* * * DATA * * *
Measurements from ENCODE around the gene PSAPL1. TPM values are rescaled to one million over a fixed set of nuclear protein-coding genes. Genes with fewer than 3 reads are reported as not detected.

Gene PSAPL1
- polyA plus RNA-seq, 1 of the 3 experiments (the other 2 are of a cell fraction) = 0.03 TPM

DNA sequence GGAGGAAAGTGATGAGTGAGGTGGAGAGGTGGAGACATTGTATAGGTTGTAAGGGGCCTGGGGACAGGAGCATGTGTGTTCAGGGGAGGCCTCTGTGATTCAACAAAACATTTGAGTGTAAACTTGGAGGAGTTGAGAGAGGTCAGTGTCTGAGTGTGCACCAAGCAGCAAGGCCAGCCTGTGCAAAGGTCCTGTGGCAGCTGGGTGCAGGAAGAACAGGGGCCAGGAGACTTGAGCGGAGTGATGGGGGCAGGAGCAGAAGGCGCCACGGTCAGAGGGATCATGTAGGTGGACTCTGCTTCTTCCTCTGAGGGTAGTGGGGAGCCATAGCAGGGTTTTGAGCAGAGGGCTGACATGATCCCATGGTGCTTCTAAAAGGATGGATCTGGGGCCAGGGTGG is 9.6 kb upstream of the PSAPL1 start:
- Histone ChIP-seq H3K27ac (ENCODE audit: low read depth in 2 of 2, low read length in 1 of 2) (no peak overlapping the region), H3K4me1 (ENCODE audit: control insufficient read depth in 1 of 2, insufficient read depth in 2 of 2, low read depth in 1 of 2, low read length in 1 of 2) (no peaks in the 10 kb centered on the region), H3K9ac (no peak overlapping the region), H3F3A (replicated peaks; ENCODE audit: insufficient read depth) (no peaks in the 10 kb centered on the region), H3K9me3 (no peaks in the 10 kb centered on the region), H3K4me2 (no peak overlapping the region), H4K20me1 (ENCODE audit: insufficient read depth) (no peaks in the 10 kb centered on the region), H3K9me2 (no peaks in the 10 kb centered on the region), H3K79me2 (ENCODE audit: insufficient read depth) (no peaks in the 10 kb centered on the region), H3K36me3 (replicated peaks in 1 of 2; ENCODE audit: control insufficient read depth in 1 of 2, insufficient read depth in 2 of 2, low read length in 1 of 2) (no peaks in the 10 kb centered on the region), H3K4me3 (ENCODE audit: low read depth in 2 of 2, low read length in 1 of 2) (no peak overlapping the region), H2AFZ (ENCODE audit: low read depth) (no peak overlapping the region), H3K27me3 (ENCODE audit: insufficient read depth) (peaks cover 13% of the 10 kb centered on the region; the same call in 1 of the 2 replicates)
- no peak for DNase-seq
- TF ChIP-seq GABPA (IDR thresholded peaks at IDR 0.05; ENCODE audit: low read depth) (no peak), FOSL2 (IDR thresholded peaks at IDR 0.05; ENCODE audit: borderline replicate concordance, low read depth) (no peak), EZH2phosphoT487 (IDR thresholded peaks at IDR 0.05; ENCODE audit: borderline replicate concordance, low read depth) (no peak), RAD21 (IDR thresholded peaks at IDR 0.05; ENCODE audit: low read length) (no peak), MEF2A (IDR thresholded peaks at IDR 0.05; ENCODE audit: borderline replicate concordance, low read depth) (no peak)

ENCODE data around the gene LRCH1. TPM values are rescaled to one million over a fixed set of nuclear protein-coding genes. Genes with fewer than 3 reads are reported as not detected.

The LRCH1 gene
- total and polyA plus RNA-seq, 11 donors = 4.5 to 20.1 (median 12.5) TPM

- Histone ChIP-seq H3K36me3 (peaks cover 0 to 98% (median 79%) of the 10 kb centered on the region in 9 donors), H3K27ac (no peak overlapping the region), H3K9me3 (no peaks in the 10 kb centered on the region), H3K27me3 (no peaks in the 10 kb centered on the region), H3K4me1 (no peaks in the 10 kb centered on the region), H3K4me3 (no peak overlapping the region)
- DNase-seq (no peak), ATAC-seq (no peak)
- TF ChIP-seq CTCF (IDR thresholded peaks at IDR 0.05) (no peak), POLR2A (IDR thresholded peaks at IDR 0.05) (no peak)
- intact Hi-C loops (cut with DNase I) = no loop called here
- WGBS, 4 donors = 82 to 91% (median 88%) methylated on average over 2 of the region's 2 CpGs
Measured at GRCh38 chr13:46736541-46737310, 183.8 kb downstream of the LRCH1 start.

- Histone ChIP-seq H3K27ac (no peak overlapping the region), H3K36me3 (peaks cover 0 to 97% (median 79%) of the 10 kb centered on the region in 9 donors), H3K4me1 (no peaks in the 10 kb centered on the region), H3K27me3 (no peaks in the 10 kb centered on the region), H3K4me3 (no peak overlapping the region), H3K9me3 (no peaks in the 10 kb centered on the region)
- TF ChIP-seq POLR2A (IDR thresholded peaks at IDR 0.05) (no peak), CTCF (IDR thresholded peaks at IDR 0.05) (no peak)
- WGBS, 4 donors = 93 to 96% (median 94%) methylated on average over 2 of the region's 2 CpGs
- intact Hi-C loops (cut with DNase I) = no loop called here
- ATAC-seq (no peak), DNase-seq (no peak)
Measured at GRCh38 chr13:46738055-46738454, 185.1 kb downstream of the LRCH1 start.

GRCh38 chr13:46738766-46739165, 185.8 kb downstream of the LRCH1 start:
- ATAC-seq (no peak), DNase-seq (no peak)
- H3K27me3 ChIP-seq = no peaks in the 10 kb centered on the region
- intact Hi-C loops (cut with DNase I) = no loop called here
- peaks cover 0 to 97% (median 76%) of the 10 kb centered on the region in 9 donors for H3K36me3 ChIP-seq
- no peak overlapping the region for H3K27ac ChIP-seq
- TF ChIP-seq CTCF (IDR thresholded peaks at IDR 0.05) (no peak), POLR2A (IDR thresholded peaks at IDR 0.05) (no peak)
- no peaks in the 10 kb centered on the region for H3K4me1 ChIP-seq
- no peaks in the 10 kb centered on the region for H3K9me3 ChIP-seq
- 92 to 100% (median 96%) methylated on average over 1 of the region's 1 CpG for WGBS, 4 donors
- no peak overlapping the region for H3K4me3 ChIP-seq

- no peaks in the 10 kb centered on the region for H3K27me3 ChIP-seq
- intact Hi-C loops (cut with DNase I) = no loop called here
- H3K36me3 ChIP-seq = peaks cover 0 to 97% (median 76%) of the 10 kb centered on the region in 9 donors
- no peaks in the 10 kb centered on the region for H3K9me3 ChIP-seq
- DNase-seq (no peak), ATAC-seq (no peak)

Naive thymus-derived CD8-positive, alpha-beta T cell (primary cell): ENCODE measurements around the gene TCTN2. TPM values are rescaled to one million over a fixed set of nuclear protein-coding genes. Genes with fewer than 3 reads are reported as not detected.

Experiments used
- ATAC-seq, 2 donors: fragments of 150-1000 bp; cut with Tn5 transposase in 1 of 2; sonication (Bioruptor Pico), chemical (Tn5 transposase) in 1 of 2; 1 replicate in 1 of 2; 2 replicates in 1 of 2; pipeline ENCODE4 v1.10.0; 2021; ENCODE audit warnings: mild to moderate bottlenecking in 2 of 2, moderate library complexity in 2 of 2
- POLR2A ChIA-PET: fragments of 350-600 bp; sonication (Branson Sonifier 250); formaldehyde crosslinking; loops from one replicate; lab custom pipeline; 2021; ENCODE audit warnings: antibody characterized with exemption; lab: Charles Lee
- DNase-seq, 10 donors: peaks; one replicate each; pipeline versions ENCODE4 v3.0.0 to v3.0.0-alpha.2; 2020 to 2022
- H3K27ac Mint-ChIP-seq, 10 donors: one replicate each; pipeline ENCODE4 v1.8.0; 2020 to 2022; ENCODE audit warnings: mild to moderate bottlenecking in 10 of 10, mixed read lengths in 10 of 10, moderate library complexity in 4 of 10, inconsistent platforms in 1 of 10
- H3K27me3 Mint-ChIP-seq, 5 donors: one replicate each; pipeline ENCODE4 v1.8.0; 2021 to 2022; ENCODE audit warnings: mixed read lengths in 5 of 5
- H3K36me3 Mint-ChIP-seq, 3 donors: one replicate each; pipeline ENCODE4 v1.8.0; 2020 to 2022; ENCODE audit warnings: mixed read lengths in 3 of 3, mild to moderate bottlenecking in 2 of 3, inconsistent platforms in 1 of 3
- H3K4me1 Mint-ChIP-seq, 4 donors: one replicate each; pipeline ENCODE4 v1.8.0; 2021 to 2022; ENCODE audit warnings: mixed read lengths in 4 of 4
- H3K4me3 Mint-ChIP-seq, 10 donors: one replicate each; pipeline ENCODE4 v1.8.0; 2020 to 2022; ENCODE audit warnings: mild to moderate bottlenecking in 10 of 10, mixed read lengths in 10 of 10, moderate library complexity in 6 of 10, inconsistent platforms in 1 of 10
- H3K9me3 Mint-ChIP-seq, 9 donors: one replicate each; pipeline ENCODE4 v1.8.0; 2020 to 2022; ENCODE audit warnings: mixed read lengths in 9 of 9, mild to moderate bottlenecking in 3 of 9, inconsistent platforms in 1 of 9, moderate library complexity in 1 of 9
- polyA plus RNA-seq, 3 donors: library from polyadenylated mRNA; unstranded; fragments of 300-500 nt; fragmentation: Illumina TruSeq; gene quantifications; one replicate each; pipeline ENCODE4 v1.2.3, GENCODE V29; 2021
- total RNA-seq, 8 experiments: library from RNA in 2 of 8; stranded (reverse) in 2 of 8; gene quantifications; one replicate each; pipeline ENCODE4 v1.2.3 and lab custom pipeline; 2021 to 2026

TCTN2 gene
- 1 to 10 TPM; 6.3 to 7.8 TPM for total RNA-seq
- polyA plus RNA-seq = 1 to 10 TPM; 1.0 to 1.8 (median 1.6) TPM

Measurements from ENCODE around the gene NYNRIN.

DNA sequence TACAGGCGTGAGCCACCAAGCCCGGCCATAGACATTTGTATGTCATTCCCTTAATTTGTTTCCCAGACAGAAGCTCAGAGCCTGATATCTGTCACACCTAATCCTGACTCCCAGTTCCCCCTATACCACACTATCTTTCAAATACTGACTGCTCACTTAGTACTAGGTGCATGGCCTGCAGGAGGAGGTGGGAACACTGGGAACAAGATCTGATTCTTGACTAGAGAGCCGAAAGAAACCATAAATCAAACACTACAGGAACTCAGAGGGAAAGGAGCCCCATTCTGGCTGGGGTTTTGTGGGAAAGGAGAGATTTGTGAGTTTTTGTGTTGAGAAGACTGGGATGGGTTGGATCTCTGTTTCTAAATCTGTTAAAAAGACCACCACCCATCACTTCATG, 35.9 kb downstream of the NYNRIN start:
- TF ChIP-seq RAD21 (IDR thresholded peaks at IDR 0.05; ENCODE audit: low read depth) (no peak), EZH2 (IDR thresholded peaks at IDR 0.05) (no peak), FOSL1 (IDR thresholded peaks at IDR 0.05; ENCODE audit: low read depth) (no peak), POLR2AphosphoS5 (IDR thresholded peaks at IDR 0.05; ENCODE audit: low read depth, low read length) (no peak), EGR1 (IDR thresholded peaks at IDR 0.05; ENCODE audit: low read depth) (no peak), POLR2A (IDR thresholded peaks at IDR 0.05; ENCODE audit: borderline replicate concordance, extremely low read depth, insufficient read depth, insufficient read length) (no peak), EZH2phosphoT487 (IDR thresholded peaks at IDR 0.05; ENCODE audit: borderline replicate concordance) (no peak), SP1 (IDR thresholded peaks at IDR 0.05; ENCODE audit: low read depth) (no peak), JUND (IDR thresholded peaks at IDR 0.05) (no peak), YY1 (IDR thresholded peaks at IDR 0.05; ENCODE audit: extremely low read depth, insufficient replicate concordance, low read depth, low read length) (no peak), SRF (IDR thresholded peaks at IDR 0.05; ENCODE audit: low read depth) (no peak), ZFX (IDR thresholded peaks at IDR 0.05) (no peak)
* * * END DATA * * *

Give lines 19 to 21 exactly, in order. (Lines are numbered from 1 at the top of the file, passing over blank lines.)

- WGBS, 4 donors = 93 to 96% (median 94%) methylated on average over 2 of the region's 2 CpGs
- intact Hi-C loops (cut with DNase I) = no loop called here
- ATAC-seq (no peak), DNase-seq (no peak)